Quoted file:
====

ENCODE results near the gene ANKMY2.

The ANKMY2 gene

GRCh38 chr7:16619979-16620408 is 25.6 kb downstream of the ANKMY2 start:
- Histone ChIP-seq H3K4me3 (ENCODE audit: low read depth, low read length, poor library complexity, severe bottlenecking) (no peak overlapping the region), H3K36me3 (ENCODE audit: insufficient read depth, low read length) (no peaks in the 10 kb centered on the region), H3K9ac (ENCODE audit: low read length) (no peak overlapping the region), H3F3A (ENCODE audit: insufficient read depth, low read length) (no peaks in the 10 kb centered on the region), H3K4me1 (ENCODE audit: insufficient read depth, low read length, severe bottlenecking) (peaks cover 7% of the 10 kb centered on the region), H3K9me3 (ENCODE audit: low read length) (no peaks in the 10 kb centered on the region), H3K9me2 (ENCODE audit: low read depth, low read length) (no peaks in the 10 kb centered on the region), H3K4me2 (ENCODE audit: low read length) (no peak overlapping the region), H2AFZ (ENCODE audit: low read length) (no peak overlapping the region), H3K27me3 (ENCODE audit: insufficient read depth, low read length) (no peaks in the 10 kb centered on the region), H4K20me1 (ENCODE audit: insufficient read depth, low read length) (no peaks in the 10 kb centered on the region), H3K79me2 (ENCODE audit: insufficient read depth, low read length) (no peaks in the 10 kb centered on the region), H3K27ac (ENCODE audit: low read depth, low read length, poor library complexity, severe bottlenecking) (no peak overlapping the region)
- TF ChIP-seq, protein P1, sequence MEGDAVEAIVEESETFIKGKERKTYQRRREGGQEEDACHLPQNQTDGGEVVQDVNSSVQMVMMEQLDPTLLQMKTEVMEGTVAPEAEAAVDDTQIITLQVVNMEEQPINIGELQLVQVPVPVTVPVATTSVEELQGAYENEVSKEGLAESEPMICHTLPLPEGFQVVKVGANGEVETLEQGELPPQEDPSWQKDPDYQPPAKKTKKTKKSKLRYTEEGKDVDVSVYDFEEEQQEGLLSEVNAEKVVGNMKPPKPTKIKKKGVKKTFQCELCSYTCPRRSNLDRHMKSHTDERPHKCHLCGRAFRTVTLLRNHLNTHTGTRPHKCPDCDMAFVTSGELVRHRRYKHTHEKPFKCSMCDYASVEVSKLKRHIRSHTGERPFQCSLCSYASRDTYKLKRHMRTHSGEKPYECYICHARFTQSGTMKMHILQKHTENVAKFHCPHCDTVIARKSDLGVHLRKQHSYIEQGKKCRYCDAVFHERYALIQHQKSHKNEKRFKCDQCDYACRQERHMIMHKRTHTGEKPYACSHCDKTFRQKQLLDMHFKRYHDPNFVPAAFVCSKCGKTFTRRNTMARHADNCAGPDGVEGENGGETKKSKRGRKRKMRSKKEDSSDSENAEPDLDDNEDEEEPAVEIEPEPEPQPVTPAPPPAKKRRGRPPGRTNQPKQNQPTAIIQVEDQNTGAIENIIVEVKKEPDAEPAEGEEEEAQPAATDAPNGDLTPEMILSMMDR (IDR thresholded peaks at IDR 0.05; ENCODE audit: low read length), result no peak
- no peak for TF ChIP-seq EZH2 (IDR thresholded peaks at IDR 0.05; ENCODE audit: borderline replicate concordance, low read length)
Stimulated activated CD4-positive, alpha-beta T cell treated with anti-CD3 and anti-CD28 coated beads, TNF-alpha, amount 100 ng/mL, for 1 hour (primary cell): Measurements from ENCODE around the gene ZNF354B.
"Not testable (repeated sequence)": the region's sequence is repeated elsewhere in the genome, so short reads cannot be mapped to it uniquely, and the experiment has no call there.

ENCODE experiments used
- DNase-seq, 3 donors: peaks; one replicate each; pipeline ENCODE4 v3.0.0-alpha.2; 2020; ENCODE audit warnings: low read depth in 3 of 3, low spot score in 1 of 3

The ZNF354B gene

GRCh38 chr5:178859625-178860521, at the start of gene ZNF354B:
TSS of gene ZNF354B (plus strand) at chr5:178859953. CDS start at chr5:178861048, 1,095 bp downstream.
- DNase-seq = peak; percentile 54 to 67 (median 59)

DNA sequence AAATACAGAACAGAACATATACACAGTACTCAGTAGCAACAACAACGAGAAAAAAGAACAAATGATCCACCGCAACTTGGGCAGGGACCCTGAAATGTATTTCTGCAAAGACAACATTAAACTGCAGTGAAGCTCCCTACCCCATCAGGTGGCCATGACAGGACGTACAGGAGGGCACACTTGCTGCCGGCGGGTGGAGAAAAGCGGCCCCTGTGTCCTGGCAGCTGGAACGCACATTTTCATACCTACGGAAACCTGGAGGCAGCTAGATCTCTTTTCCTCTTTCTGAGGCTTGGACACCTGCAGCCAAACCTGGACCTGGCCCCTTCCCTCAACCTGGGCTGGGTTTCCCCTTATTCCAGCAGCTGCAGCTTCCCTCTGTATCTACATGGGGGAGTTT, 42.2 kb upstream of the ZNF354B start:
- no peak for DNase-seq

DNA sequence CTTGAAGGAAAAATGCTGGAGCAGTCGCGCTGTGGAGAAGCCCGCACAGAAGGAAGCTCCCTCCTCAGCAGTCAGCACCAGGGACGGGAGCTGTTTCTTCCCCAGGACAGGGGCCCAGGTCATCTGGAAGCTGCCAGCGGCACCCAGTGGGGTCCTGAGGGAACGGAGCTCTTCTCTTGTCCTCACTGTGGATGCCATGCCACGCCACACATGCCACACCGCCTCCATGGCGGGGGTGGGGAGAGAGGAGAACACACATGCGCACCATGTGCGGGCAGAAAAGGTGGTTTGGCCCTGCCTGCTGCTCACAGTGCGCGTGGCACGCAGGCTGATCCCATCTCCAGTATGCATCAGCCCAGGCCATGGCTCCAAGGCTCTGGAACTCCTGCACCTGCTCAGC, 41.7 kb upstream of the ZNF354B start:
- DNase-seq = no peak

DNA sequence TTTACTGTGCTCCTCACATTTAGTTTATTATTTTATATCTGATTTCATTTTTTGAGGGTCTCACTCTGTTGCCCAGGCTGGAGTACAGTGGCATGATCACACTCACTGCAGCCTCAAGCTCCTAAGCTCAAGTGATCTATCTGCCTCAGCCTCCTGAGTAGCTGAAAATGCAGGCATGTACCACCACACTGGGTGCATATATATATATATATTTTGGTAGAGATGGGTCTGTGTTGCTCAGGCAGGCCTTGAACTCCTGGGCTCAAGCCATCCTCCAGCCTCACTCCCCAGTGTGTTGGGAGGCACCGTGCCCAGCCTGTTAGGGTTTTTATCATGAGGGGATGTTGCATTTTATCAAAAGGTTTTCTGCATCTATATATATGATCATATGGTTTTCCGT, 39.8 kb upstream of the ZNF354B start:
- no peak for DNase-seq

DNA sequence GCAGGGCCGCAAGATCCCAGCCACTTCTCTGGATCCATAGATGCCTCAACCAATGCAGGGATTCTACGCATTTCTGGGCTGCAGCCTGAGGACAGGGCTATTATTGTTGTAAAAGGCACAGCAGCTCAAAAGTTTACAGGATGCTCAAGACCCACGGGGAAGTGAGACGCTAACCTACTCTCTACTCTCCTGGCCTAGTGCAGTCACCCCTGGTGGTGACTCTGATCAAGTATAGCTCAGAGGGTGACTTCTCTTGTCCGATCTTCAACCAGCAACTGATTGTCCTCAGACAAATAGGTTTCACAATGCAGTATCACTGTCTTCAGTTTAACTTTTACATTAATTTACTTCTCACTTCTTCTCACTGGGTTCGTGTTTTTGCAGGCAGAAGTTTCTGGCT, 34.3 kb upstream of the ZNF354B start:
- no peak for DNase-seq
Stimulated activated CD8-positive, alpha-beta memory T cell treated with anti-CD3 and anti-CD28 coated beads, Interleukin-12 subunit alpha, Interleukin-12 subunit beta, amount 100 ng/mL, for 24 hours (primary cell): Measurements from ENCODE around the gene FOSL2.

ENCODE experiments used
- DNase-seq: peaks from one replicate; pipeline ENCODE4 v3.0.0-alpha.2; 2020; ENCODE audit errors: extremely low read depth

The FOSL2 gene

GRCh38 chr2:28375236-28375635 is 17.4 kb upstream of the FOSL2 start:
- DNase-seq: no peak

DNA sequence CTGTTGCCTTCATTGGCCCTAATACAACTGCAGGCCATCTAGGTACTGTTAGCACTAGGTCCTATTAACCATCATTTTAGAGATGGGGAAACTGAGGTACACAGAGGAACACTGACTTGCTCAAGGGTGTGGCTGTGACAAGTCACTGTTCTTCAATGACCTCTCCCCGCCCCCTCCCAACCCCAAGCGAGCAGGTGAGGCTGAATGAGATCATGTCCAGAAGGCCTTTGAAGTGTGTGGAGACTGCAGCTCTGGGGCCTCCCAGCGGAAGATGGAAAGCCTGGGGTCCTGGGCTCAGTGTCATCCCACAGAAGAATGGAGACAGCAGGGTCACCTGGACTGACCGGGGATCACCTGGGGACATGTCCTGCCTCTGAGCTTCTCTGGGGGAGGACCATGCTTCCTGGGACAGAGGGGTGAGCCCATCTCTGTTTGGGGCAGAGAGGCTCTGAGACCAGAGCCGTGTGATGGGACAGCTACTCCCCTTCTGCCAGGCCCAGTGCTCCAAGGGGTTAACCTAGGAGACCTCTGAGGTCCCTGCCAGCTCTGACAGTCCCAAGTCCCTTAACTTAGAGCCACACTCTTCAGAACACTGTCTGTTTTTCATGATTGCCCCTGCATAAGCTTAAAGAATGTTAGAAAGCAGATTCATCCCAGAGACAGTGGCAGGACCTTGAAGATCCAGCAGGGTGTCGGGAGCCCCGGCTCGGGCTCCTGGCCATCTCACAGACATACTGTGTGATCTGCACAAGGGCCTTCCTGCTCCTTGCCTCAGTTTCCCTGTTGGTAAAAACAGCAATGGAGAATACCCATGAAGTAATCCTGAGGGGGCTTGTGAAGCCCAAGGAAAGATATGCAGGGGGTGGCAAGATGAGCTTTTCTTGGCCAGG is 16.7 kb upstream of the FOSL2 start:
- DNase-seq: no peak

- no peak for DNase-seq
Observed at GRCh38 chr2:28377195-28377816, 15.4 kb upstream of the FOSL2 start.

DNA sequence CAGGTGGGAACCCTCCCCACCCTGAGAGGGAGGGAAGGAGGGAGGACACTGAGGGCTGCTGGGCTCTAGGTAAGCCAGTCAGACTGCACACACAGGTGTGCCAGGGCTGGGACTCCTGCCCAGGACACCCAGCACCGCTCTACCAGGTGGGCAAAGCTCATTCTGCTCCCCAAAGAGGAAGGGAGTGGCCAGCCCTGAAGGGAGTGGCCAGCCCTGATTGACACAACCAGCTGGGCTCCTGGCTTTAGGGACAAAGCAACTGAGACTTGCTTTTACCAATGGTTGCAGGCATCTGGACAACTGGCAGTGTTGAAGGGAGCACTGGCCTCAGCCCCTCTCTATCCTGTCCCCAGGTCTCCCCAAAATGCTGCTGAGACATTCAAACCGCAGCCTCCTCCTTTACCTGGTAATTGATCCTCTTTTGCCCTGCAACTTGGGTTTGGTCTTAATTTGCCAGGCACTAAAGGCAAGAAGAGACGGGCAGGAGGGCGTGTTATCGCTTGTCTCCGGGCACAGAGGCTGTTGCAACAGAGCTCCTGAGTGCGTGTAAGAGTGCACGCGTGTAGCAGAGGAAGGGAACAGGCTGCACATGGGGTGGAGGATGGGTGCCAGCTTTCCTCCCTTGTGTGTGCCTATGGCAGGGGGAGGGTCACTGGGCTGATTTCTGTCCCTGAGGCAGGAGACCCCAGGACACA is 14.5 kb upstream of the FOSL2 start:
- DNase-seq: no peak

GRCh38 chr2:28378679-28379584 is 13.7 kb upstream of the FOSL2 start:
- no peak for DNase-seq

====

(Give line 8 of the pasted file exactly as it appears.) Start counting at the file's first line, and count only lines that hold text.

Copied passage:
"Not testable (repeated sequence)": the region's sequence is repeated elsewhere in the genome, so short reads cannot be mapped to it uniquely, and the experiment has no call there.